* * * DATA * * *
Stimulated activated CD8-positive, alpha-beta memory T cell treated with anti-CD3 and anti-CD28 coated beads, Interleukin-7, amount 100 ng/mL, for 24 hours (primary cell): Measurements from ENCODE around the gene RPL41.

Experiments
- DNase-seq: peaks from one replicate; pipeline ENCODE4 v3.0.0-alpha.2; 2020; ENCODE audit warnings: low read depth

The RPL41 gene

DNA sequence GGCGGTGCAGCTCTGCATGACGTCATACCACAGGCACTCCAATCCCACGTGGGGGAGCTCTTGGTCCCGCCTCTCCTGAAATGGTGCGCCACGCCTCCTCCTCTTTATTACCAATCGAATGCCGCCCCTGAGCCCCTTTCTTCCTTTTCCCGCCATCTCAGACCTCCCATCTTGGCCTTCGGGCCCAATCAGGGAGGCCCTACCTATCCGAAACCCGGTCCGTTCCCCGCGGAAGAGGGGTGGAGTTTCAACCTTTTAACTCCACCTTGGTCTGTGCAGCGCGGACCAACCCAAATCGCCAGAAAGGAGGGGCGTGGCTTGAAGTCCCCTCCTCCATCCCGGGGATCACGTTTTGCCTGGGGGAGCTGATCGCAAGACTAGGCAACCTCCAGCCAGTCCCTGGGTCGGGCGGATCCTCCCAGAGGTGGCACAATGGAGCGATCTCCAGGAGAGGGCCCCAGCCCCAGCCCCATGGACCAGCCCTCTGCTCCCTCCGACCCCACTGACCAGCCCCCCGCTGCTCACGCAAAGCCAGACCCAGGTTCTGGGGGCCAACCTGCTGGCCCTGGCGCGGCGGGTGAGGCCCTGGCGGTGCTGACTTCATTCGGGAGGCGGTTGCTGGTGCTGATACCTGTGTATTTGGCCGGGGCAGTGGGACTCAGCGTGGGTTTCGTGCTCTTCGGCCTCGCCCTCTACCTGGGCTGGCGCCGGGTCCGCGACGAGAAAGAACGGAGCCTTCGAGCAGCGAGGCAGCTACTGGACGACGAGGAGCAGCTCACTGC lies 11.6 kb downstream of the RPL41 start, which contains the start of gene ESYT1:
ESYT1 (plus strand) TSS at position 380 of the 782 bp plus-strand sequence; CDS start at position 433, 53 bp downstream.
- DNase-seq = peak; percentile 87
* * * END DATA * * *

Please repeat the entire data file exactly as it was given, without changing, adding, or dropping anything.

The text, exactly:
Stimulated activated CD8-positive, alpha-beta memory T cell treated with anti-CD3 and anti-CD28 coated beads, Interleukin-7, amount 100 ng/mL, for 24 hours (primary cell): Measurements from ENCODE around the gene RPL41.

Experiments
- DNase-seq: peaks from one replicate; pipeline ENCODE4 v3.0.0-alpha.2; 2020; ENCODE audit warnings: low read depth

The RPL41 gene

DNA sequence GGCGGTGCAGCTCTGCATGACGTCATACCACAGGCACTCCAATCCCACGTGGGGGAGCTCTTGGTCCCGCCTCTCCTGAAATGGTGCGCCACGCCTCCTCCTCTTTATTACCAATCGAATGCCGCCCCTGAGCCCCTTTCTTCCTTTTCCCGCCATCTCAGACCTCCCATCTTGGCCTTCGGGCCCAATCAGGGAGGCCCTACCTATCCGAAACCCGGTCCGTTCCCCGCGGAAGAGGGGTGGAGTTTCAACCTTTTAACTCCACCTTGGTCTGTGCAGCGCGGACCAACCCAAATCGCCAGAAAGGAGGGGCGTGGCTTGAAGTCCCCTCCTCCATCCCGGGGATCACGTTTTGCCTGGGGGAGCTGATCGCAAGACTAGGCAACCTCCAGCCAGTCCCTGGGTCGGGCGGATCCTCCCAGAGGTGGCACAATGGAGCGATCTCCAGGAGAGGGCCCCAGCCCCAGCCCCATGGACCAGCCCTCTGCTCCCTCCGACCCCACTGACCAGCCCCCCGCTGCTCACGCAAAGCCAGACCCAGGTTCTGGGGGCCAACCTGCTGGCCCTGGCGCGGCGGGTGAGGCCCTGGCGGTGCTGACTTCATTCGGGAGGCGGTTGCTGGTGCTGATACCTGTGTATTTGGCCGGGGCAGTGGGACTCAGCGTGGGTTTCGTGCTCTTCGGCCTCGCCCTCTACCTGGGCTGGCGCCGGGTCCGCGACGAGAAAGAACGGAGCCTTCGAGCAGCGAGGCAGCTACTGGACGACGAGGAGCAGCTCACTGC lies 11.6 kb downstream of the RPL41 start, which contains the start of gene ESYT1:
ESYT1 (plus strand) TSS at position 380 of the 782 bp plus-strand sequence; CDS start at position 433, 53 bp downstream.
- DNase-seq = peak; percentile 87